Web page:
An epic six rounds of one on one shaving cream combat has come to an end. 12 products, each claiming to be the ultimate, have been tried on the battleground that my face became. The left side versus the right side, stainless steel blades reducing stubble to rubble. At this point you will no doubt have read up on all the rounds, come to your own conclusions and feel you are ready to voice an opinion among your finest friends, the aficionados of shaving. In case you haven’t, here are links to what you may have missed:
- Read here for the great introductory post
- Round 1: Billy Jealousy vs Gentleman’s Tonic
- Round 2: Kiehl’s vs Body Shop
- Round 3: Mitchell’s vs Lucky Tiger
- Round 4: Taylor of Old Bond Street vs Somersets
- Round 5: Arko vs Proraso
- Round 6: Truefitt & Hill vs Weleda
- And a short survival guide I wrote about not maiming yourself
Ok, now that we are all on the same page, what has this trial shown? To be blunt we can quickly conclude that there are good solutions for shaving lubrication, and there are incredibly poor ones. While all claim to be something along the lines of “the best”, several of those tested were clearly making quite outrageous claims. Some had obviously spent their development budget on smell or packaging, which would appear to be a poor strategy in the long run.
As mentioned in each review, my criteria for a good shave are as follows: “To me there mainly two aspects that define a decent shave: the success hair removal, and how my skin feels in the hours after. As mentioned further up, points are given based on several other factors as well. This is important to do, according the the Charter for Really Good Reviews, OK?”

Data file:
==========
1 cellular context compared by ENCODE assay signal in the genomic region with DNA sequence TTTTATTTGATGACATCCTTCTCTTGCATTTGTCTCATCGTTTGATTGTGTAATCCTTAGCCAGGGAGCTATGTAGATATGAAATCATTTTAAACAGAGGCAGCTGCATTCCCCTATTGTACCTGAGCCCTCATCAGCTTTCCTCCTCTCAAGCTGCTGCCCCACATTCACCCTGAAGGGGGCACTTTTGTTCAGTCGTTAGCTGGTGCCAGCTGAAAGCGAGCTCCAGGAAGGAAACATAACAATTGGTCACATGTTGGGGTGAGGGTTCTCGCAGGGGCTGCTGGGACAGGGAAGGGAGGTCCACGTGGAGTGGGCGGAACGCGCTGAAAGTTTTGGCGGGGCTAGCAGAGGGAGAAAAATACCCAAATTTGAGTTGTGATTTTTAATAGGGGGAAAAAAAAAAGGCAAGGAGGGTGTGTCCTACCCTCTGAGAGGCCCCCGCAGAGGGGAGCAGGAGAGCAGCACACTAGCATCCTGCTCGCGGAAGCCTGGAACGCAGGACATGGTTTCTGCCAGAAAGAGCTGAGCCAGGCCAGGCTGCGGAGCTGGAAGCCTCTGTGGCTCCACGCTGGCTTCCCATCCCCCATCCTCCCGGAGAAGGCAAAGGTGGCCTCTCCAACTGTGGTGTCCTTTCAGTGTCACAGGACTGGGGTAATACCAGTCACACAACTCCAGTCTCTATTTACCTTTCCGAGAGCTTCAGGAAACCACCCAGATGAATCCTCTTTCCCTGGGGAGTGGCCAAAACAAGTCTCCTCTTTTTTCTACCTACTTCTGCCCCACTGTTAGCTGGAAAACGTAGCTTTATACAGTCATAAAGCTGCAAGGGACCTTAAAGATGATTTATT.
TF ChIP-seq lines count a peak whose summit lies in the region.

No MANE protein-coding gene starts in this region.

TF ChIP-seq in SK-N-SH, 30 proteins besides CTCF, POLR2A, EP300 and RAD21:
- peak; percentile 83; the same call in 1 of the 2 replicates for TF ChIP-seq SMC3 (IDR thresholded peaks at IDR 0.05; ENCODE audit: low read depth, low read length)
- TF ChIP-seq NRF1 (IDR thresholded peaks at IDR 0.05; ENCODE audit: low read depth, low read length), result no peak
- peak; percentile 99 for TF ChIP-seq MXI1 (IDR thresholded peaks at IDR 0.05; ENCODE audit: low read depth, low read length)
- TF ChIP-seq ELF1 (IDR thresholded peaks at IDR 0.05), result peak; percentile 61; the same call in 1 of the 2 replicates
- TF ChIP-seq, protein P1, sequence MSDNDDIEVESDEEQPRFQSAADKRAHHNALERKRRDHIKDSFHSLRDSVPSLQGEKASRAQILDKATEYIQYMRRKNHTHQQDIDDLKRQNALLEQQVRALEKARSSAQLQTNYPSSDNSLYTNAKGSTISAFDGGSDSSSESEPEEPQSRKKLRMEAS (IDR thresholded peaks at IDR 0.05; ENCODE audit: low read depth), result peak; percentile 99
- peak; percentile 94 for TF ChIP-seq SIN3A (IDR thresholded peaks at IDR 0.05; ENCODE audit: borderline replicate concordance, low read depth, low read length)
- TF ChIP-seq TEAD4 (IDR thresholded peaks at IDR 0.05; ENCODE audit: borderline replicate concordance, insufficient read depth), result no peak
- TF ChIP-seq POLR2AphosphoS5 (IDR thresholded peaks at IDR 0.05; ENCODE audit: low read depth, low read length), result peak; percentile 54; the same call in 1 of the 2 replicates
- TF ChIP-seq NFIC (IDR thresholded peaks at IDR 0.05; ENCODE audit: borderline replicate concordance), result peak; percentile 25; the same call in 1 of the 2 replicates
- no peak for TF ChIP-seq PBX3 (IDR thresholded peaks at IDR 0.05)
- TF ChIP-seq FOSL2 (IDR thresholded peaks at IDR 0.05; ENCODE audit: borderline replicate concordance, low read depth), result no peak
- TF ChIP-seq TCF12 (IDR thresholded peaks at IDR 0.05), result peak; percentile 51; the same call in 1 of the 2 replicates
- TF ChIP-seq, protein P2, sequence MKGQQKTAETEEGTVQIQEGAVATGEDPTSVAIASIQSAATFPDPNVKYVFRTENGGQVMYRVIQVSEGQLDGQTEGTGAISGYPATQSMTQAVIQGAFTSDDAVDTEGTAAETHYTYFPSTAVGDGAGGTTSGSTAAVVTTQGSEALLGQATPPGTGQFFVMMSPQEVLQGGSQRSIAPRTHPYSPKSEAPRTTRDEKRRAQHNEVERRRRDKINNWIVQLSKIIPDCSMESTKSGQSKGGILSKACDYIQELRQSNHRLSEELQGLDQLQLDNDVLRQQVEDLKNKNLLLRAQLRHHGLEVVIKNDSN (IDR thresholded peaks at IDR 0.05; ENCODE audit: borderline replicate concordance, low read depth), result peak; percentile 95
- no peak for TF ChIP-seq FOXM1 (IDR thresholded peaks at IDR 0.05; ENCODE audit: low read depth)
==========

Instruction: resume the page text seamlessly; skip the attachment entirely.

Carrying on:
Have my criteria changed under way? Partly, yes. I have learnt to appreciate the ease and speed of using a good cream from a tube, and at the same time very much enjoyed the more time-consuming process of using a badger brush and traditional soap. Depends a bit on what you are after, whether it’s at the crack of dawn on a bleak Tuesday in November or whether it’s a fine Saturday morning where you have time to enjoy an espresso in the bathroom while enjoying a shower and a shave.
Regardless of the situation though, you want the cream to perform, and these are the products I identified as the top performers:
Notice the red on the Billy Jealousy? That’s a red flag, due to naughty ingredients, so while it may offer a top-class lubrication experience, you are probably wise to avoid for other reasons.
Consistency is probably not a major selling point in itself, more an indicator of how pleasant the cream is to work with. It may or may not be a coincidence, but the ranking list for consistency is almost identical to that for lubrication, so I’ll not reproduce the table again.
Smell though, that plays into the experience more than I had imagined before. Have a good snort of the deplorable Kiehl’s and you’re off to a poor start to the day, while on the other hand (in the other nostril?) a heady intake of Arko puts you in mind of classic Italian films of the 60’s and sets you up for the part of the leading man. To my nose, the ranking for smells came in like this: